The Red Flags of Workers’ Compensation Claimant Fraud


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The Red Flags of Workers' Compensation Claimant Fraud

Workers’ compensation insurance is a type of insurance that provides medical and disability coverage for employees who suffer work-related injuries and illnesses.

While most workers’ compensation claims are legitimate, some are inflated or fraudulent. Workers’ compensation fraud occurs when someone knowingly makes a false statement or conceals information to obtain workers’ compensation benefits or to prevent someone from receiving benefits to which they might be entitled.

Workers’ compensation fraud, however, is not rampant. Nationwide studies have shown that only a small percentage of workers’ compensation claims are fraudulent. Nevertheless, this type of fraud is costly. Not only does workers’ compensation fraud cost insurers billions of dollars every year, it results in higher health care costs and insurance rates for U.S. businesses (according to “Risk Control: Managing Workers’ Compensation Fraud” published by Travelers Indemnity Company in 2008).

There are several steps that management and HR teams should take to minimize the risk of claimant fraud and the damage it can cause. For one thing, management should develop and maintain a safe work environment to prevent workplace accidents and control workers’ compensation claims. For another thing, leadership should develop post-injury management programs that help guide behavior when workplace accidents do occur.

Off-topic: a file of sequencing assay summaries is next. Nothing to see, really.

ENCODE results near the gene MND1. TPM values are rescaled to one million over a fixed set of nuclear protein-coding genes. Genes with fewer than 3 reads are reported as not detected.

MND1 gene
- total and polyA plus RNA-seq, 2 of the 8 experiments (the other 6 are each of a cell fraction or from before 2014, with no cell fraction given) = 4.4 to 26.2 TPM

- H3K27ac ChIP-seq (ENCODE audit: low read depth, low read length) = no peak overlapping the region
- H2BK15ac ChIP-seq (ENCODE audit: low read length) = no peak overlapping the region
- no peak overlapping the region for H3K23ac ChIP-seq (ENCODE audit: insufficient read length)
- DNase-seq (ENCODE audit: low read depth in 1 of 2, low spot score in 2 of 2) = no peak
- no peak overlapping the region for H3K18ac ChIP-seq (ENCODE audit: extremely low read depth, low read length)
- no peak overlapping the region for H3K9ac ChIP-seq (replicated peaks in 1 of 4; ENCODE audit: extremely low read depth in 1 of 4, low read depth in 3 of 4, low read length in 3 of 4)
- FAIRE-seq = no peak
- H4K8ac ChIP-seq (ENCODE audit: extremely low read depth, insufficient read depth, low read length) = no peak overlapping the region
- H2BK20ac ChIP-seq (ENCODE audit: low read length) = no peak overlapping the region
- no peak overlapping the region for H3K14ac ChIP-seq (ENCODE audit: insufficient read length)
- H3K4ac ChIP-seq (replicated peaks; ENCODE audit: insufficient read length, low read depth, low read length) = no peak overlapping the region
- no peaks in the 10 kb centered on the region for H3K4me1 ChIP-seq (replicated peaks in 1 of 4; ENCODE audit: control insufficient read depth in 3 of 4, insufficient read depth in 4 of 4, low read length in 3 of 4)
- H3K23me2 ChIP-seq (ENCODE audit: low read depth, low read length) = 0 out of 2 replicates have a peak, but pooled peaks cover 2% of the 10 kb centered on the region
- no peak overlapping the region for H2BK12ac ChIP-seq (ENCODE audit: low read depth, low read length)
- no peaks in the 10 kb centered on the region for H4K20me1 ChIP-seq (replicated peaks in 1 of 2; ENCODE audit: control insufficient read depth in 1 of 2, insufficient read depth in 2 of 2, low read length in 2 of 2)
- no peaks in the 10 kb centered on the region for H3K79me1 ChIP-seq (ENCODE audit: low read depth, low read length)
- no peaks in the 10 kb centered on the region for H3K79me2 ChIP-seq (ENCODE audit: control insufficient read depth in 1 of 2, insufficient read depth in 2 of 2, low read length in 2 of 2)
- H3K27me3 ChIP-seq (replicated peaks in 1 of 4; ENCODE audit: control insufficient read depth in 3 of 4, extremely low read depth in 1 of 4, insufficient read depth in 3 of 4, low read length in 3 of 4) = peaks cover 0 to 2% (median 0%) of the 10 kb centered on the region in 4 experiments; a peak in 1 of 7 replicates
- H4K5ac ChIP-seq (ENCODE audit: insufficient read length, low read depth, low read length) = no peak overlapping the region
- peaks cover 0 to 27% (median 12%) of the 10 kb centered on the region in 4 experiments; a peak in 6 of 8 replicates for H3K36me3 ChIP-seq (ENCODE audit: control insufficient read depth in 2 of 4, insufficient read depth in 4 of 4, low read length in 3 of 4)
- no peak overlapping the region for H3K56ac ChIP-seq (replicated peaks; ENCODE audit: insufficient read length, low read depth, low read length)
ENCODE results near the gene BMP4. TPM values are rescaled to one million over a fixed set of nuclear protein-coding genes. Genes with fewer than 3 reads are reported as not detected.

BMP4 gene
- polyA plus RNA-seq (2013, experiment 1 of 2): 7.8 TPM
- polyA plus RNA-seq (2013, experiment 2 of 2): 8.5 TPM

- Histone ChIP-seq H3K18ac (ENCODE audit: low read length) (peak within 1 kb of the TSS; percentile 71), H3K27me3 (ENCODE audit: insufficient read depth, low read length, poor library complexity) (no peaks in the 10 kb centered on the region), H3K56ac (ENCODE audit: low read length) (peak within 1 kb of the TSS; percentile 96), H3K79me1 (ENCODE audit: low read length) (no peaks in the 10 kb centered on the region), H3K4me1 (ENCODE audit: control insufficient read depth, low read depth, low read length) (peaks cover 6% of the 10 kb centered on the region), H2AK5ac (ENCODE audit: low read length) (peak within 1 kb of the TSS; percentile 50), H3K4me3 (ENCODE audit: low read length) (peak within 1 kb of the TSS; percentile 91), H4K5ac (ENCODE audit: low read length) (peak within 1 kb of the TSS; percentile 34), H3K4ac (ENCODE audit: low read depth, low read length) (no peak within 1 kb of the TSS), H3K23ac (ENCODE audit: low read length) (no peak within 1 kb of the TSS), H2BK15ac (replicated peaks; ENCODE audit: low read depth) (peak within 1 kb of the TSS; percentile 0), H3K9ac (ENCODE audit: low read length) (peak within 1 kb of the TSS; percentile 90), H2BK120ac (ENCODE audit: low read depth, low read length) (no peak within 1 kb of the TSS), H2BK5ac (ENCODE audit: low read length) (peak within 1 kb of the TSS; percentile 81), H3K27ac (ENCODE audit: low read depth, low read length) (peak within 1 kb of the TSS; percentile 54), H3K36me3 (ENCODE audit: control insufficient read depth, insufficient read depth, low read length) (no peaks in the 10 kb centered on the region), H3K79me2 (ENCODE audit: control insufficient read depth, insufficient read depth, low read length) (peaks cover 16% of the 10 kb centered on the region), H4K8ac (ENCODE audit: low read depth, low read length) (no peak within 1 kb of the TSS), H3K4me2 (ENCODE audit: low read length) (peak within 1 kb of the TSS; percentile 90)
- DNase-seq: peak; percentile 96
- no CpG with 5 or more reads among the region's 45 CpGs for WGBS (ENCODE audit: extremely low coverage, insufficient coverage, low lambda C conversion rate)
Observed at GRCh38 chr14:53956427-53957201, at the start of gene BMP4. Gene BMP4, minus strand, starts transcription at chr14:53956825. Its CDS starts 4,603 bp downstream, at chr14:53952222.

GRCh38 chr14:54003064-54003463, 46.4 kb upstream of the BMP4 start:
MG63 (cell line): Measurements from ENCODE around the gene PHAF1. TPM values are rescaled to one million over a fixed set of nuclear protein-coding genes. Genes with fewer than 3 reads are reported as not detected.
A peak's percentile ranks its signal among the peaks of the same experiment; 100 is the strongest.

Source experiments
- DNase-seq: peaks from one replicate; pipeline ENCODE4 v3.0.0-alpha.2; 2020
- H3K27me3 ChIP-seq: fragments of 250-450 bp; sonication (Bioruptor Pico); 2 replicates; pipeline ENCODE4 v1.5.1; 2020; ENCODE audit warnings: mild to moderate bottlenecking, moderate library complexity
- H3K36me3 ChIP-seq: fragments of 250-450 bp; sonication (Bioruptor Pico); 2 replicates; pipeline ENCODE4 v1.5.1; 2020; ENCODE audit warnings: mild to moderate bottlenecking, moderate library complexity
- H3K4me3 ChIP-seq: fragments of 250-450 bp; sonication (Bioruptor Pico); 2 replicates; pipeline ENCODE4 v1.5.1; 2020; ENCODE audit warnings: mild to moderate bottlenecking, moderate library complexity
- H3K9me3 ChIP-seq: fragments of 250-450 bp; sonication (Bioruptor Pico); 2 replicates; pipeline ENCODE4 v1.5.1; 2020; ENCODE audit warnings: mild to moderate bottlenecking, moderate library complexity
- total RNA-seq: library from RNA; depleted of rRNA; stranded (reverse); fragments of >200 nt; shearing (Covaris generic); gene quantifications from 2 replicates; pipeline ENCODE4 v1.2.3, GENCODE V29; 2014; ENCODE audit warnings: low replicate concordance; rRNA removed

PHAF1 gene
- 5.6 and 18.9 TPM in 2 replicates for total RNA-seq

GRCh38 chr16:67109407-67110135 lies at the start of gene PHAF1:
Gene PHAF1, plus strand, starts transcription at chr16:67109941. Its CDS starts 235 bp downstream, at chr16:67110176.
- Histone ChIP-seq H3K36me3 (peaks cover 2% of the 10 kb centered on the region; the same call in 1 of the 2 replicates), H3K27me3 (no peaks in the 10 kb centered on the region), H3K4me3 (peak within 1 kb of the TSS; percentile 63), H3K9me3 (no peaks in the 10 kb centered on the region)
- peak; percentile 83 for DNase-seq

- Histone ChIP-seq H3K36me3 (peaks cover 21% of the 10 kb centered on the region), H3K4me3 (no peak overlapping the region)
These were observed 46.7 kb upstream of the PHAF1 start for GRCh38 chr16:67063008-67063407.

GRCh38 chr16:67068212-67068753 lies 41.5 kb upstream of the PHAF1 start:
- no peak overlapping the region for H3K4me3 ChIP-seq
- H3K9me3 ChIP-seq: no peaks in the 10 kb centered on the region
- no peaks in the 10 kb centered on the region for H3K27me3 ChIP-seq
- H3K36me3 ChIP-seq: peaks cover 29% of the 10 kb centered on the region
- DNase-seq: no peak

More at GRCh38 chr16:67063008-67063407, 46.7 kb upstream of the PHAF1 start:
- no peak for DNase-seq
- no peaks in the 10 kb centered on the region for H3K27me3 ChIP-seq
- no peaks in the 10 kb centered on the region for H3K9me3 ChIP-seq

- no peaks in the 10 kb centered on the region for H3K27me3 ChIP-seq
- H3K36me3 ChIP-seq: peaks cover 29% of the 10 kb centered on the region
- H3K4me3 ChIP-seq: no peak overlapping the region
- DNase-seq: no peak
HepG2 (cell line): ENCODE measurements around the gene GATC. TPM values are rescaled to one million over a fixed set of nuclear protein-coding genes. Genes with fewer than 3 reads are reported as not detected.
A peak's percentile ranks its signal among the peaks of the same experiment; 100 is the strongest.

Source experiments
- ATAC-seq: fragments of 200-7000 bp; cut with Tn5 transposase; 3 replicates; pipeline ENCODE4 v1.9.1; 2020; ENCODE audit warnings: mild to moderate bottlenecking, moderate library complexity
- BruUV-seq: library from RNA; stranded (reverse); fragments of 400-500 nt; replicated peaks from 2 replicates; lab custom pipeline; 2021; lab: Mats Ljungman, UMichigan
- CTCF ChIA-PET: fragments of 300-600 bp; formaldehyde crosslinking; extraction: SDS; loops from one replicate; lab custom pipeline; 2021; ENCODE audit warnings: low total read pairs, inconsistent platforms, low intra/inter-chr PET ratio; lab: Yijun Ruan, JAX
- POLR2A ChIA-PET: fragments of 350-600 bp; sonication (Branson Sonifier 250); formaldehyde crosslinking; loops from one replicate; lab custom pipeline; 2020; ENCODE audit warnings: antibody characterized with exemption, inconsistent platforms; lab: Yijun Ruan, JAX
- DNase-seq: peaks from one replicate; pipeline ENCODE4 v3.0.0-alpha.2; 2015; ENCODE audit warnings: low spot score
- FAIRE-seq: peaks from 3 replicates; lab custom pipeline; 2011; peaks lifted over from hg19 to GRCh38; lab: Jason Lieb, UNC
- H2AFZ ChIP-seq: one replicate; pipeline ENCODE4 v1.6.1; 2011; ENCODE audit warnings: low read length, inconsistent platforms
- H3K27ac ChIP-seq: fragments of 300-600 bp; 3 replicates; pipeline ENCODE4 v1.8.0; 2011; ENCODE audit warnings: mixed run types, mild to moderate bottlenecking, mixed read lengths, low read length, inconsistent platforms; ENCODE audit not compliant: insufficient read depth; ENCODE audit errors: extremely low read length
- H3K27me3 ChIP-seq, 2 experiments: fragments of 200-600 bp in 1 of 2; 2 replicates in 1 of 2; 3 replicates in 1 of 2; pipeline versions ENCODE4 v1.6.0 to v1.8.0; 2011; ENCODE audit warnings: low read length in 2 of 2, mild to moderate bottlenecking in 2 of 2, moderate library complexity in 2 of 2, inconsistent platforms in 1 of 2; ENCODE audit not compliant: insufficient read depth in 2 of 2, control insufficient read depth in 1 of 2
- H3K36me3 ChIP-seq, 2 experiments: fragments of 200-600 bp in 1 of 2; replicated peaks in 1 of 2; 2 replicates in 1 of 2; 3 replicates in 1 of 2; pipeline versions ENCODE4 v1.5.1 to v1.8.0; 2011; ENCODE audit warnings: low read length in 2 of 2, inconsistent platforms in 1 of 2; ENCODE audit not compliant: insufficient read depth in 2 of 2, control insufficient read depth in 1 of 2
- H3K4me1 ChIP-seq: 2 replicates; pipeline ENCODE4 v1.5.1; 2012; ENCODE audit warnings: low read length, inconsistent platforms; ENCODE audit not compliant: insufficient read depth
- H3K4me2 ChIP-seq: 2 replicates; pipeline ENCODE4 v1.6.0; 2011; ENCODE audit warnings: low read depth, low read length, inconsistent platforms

Also, managers should adopt zero-tolerance policies regarding fraud, meaning that they will investigate and seriously deal with all suspected incidents of fraud. Furthermore, organizations should work with their insurance carriers’ fraud investigation units to stay abreast of potential schemes. Finally, organizations’ leaders should educate their employees about the various workers’ compensation fraud types, schemes and associated red flags.

As instances of claimant fraud rise, management should be aware of the following red flags that can signal abuse:

  • The claimant is engaged in seasonable work that is about to end.
  • The claimant is a new employee, disgruntled, on probation, facing layoff or about to retire.
  • The claimant has a poor attendance record.
  • The claimant has financial problems.
  • The claimant waited days or weeks before reporting the accident or injury.
  • The accident or injury reportedly occurred late Friday or early Monday morning, indicating that it actually occurred off the job over the weekend.
  • There are no witnesses to the reported accident or injury, or the only witnesses are individuals who have a “close” relationship with the claimant.
  • The claimant provides vague or inconsistent details about the accident or injury.
  • The claimant and witnesses provide conflicting details about the accident or injury.
  • The accident or injury reportedly occurred at a location away from where the claimant normally works.
  • The claimant’s coworkers express doubt about whether the accident or injury actually occurred.
  • The claimant is unusually pushy about settling the claim.
  • The documentation presented by the claimant contains irregularities or questionable content.
  • The claimant is involved in physical hobbies or sports.
  • The incident report and the medical evaluation contain conflicting information.

Workers’ compensation fraud continues to thrive, but management can minimize the risk of such schemes by committing to work safety, implementing post-injury management programs, adhering to zero-tolerance policies, working with insurance carriers and educating employees. And because evidence of illegal activity can come from almost anywhere, as demonstrated by The Price Is Right fraud bust, managers, workers and fraud examiners must be vigilant in their efforts to identify this and similar types of fraud.

 


Prepared by ACFE Staff


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